UBB

Interesting British Report

A British firm has published an interesting report in which many Internet provider provider myths are dispelled.

Plum Consulting has found that many of the claims used to justify internet access fees are exaggerated, echoing numerous other reports that came to the same conclusions.

In regards to Canada, OpenMedia.ca has discussed the issue with several Members of Parliament in the hopes something can be done to keep the internet open and affordable. A copy of their report is available for Canadians to send to their local MP.

Must Reads On Usage Based Billing

The following documents dispell many of the claims used to justify Usage Based Billing : “Canada’s Usage Based Billing Controversy: How to Address the Wholesale and Retail Issues” by Michael Geist and “Myths and Fallacies about Usage Based Billing (UBB)” by Bill St. Arnault.

The later was commissioned by Netflix, who have recently decided to offer additional video quality settings to their customers because of this issue.

For additional information on Usage Based Billing, consult Michael Geist’s blog.

Bell Canada Drops UBB

Bell Canada has decided to drop usage based billing in response to the consumer backlash. They have decided to propose an alternative wholesale internet service pricing scheme, “Aggregated Volume Pricing“.

Details on Bell Canada‘s proposal can be found by clicking here.

Online Retailer Adapts To Usage Based Billing

Netflix Canada has decided to offer additional options to their customers in response to the usage based billing issues.

Canadian subcribers will now be able to access additional options when it comes to the quality of the videos they stream from Netflix in order to reduce their consumption of bandwidth.

According to Netflix, they will now offer three levels of video quality to their Canadian customers :

  1. Good – Max. 625 kbps Video/64 kbps Audio, which translates to about 9 gigabites of data for 30 hours of content.
  2. Better – Max. 1300 kbps Video/192 kpbs Audio, which translates to about 20 gigabites of data for 30 hours of content.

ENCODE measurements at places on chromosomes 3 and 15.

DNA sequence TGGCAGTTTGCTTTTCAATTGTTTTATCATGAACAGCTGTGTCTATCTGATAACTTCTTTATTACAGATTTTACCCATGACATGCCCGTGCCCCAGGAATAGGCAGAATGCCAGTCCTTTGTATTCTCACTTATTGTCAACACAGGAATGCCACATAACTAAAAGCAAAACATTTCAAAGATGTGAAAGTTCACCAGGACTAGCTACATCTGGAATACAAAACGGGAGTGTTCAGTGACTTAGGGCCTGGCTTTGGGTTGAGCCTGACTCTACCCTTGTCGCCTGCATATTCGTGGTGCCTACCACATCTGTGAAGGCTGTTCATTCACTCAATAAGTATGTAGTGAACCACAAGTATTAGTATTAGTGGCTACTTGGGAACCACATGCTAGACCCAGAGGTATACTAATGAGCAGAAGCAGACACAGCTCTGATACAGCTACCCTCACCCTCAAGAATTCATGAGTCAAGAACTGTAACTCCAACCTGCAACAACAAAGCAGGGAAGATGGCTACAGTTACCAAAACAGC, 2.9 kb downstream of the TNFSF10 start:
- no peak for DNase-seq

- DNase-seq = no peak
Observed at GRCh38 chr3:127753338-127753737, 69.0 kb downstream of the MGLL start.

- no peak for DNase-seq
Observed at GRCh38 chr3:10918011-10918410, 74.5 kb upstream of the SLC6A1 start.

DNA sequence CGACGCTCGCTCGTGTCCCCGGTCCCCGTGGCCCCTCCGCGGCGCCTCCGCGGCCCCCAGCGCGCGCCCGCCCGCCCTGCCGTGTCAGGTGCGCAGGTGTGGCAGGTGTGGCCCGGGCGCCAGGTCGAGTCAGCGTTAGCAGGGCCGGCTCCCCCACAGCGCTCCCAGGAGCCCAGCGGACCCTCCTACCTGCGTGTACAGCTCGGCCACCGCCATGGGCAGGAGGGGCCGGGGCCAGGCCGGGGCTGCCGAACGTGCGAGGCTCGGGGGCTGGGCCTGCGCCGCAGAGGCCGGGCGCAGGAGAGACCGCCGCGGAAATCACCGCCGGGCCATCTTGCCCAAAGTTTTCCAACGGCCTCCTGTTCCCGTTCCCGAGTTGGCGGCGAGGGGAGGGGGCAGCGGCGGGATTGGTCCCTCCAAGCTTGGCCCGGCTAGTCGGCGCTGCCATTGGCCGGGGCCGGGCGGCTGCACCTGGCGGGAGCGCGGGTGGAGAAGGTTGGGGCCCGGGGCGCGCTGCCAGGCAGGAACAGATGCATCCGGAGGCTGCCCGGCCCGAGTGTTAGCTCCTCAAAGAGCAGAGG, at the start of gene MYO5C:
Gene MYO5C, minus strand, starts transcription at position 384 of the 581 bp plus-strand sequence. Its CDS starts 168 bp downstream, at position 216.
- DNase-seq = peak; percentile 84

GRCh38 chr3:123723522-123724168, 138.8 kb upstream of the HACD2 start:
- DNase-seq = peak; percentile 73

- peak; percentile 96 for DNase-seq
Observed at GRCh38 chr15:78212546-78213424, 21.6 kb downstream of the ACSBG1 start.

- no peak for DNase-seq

3. Best – Max. 4800 kbps (1080p HD video) and 384 kbps (5.1 audio), which translates to about 67 gigabites of data for 30 hours of HD content.

On the Best setting transfers will fluctuate depending on if the content is in HD and/or whether there is congestion. This means 30 hours of non-HD content on the Best setting will translate to about 31 gigabites of data.

It should be noted that American and Canadian television episodes from before 2009 are not likely going to be available in HD, so people who enjoy watching this content can use the Best setting. And several films on Netflix are not available in HD as well, including many by Paramount, who have just signed onto the service in Canada.

An Interesting Video On UBB

Click here to view an interesting Youtube video explaining usage based billing and the related issues.

CRTC Refuses To Expand Internet Review

The Canadian Radio-television and Telecommunications Commission has denied a request from The Public Interest Advocacy Centre and Consumers’ Association of Canada to expand their review of internet billing in Canada.

On February 12th, 2011, these associations had requested that the CRTC investigate the pricing of internet access and accept comments on this subject during their public consultation on usage based billing. But the CRTC denied this request, claiming that “There is no evidence that market forces are not working properly in this unregulated market” in an email published today.

Minister of Industry Tony Clements had stated in a tweet that a “door must still be open to Canadians’ broader concerns re pricing & competition” and in another tweet hinted that he would expand debate on the issue.